History Of Coastal Engineering
Credit: 4 PDH
Course Fee: $60.00
For most of the nation's history, the U.S. Army Corps of Engineers has played an active role in the coastal zone. To the mid-1800s, this role was largely confined to coastal defense and some harbor protection. But, in the mid-1800s, the USACE's mission expanded to include developing civil works projects in support of a growing nation. During the second half of the 20th century, the USACE's role further expanded to include environmental restoration and preservation of threatened coastal areas. Emergency coastal response work is also likely to be a growth area for the USACE. Many of the recent arrivals to the coastal zone have not personally experienced a major disaster like the Galveston hurricane of 1900, the 1962 Ash Wednesday storm, or the Great New England Hurricane of 1938. Much of the population is ignorant of the hazards that exist and is not prepared to respond to the aftermath of a catastrophic storm. The USACE has actively participated in disaster emergency and recovery efforts in Puerto Rico and other Caribbean islands, and many of these skills are applicable to mainland disasters.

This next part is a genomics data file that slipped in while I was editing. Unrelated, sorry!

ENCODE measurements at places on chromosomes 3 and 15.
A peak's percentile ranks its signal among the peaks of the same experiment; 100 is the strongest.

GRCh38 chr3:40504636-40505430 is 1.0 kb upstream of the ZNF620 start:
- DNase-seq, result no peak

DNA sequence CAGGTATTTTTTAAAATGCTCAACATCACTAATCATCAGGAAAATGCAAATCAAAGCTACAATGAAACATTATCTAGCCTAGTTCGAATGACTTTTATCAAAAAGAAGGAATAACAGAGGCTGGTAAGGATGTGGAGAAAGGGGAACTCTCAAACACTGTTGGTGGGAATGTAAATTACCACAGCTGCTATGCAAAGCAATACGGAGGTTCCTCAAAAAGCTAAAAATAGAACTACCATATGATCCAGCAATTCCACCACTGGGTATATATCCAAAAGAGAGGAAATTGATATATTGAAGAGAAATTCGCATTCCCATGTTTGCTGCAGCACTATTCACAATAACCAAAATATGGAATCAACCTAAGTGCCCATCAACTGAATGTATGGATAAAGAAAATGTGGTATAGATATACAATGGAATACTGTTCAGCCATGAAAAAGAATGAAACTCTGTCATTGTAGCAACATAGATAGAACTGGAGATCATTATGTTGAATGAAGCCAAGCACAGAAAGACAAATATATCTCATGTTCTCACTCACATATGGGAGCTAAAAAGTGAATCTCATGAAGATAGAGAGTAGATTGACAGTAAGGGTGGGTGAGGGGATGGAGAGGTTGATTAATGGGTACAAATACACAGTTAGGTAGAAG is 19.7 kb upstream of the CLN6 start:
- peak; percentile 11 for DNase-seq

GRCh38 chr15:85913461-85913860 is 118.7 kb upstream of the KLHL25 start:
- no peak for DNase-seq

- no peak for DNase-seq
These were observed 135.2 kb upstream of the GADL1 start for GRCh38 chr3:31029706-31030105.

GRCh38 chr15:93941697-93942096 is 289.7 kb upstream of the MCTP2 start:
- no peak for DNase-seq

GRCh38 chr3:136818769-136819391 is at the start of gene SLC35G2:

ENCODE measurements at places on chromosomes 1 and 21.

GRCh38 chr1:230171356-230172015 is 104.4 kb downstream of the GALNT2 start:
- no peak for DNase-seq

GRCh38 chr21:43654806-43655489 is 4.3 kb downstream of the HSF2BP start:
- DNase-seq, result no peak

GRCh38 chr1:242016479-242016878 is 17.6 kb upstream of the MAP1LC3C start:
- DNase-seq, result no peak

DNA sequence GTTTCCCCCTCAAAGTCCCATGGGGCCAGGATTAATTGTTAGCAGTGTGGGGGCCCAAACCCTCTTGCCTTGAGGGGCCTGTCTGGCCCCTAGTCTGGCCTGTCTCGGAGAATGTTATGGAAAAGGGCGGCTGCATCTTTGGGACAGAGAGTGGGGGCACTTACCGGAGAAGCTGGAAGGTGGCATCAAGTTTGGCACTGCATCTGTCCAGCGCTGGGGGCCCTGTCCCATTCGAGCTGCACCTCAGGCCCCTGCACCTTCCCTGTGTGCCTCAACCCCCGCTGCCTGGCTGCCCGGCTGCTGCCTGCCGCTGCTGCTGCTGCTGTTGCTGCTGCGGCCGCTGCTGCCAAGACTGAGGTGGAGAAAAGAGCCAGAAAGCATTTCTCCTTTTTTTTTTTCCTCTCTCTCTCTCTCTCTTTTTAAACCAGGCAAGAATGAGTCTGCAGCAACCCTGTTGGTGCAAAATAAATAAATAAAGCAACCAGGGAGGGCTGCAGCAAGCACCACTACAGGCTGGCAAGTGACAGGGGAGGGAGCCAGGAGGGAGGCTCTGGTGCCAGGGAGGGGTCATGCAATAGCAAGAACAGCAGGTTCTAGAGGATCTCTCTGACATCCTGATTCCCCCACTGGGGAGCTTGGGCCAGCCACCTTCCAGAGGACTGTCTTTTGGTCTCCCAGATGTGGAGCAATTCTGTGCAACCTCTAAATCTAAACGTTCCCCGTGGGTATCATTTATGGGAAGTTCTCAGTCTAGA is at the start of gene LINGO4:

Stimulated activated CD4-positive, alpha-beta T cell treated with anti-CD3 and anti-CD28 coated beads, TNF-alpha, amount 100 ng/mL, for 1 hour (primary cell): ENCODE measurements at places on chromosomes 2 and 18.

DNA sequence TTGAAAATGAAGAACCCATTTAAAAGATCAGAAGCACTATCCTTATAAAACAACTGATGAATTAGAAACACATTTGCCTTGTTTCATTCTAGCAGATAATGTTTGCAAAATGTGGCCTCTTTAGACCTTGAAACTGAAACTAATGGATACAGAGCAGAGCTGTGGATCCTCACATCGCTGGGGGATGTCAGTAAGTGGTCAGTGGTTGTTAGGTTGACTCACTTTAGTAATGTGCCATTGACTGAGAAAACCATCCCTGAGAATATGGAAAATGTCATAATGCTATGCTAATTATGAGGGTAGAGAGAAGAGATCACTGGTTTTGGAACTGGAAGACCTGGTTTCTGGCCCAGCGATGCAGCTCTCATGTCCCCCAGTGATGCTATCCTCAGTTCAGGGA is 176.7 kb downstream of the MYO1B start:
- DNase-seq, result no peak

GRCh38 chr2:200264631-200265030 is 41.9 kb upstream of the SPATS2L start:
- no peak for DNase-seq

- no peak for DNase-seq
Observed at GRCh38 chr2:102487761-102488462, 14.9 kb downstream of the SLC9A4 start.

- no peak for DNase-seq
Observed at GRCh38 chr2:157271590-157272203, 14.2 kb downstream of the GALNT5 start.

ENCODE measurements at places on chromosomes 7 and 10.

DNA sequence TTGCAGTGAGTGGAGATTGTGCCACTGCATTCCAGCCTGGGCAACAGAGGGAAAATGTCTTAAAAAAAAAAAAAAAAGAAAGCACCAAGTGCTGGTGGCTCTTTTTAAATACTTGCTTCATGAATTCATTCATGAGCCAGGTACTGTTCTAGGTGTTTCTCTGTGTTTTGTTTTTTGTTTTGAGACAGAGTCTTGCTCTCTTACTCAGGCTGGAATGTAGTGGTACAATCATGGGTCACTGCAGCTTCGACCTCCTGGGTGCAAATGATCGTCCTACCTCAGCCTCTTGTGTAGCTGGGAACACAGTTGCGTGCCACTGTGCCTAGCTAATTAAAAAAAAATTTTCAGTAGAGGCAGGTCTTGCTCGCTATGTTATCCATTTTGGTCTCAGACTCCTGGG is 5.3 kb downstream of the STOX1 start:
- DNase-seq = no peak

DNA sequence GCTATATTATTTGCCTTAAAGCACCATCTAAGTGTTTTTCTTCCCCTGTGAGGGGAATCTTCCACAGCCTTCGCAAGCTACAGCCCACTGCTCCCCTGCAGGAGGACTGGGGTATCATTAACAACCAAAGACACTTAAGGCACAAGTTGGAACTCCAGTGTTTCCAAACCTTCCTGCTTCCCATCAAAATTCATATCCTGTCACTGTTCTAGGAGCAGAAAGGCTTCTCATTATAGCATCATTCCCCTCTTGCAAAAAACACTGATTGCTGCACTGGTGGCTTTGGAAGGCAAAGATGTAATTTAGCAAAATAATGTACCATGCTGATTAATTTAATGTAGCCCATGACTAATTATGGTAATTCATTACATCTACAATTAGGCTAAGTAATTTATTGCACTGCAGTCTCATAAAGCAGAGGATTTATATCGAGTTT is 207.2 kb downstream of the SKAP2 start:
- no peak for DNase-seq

This manual provides guidance for the responsibilities including harbor construction, dredging and clearing waterways, building canals and channels, and protecting coastal areas threatened by erosion.
Review the quiz before studying the course.
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